Prime ministers and the electoral cost of using the confidence vote in legislative bargaining : evidence from France
West European Politics
GB : Routledge
252 - 274 p.
Prime Minister, Confidence, Vote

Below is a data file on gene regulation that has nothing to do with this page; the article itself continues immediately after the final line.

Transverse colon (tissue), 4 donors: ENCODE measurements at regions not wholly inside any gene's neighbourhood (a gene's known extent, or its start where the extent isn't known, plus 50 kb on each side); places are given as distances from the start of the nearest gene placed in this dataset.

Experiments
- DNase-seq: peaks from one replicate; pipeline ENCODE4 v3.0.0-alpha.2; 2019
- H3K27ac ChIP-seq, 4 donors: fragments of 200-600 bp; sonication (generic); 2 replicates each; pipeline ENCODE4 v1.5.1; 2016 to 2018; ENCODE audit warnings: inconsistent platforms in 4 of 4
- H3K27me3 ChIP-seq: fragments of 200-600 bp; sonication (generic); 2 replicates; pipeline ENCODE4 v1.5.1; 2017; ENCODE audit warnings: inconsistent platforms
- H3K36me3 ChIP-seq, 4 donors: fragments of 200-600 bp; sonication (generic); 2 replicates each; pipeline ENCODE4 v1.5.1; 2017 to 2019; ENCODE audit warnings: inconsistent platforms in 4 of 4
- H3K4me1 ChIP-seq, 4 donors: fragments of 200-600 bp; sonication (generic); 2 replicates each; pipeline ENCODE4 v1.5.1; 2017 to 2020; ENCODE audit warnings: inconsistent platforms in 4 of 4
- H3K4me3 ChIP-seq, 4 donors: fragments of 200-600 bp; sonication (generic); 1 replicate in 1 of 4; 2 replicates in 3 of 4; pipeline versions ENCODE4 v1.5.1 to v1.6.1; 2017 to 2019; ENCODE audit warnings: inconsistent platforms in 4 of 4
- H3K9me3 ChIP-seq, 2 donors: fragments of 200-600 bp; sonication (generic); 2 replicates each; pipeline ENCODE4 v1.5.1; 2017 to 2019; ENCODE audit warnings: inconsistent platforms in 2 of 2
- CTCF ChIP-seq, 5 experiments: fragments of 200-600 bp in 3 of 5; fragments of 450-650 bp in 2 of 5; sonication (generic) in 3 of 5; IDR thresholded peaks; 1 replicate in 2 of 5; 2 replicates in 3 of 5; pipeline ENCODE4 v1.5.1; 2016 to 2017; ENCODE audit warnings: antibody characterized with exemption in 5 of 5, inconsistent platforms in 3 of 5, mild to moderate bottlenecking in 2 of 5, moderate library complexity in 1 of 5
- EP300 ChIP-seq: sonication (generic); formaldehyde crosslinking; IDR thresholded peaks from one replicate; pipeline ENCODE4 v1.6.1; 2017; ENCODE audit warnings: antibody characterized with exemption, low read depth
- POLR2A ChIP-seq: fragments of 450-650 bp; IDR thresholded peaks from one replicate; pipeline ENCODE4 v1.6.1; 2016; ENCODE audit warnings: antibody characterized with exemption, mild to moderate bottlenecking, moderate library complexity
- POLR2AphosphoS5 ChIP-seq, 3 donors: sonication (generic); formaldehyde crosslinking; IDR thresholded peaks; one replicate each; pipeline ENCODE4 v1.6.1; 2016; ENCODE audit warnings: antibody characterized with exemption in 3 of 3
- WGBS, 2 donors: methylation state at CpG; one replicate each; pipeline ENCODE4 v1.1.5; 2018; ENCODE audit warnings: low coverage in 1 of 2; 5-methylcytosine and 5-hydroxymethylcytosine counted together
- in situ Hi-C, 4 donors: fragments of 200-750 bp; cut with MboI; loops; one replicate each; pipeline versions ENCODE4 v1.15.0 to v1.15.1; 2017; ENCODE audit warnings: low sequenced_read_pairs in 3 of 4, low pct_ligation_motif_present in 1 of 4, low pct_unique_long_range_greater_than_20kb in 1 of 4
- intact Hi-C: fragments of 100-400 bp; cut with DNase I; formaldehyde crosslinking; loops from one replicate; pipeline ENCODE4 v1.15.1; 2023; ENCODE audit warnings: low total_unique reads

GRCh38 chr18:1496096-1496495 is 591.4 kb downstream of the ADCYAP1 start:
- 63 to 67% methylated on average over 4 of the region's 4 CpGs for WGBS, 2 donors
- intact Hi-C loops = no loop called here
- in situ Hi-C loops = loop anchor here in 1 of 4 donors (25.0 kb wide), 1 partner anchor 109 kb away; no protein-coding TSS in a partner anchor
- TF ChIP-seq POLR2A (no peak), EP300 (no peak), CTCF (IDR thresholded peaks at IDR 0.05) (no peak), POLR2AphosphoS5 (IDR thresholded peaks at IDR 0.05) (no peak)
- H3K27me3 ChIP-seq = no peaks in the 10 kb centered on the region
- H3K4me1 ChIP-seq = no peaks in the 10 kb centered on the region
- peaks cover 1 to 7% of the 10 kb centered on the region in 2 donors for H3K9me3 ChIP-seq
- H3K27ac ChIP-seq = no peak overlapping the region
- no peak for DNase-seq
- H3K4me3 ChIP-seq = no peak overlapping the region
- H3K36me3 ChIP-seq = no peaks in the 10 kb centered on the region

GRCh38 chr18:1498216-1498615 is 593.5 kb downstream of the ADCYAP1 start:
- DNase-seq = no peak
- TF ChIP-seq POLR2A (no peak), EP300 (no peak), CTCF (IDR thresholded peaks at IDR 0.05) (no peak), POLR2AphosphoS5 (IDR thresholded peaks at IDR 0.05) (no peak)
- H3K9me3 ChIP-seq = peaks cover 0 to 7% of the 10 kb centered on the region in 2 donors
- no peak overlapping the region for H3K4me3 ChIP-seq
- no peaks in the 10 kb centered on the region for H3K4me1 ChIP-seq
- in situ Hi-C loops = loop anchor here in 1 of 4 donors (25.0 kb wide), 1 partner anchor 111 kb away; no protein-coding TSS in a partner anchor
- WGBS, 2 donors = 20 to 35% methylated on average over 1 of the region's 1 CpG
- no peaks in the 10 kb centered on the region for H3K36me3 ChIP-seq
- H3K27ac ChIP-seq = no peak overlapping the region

Do prime ministers pay an electoral penalty for using procedural force to pass laws? Influential theories of parliamentary governance and legislative bargaining assume that the use of the confidence vote procedure – parliamentary governments’ most powerful legislative weapon – entails an electoral cost, but evidence on this important claim has been scarce. This article provides the first estimates of how prime ministers’ public approval responds to their use of the confidence vote. Analysing time series data from France 1979–2008, it is found that prime ministers experience a considerable drop in approval after their use of the confidence vote that is not accounted for by standard economic and political covariates. The effect size is similar to a 1 per cent decline in economic growth. The findings help explain French prime ministers’ selective use of the confidence vote procedure. They also suggest that political costs constrain the bargaining power conferred by the confidence vote. (Publisher's abstract)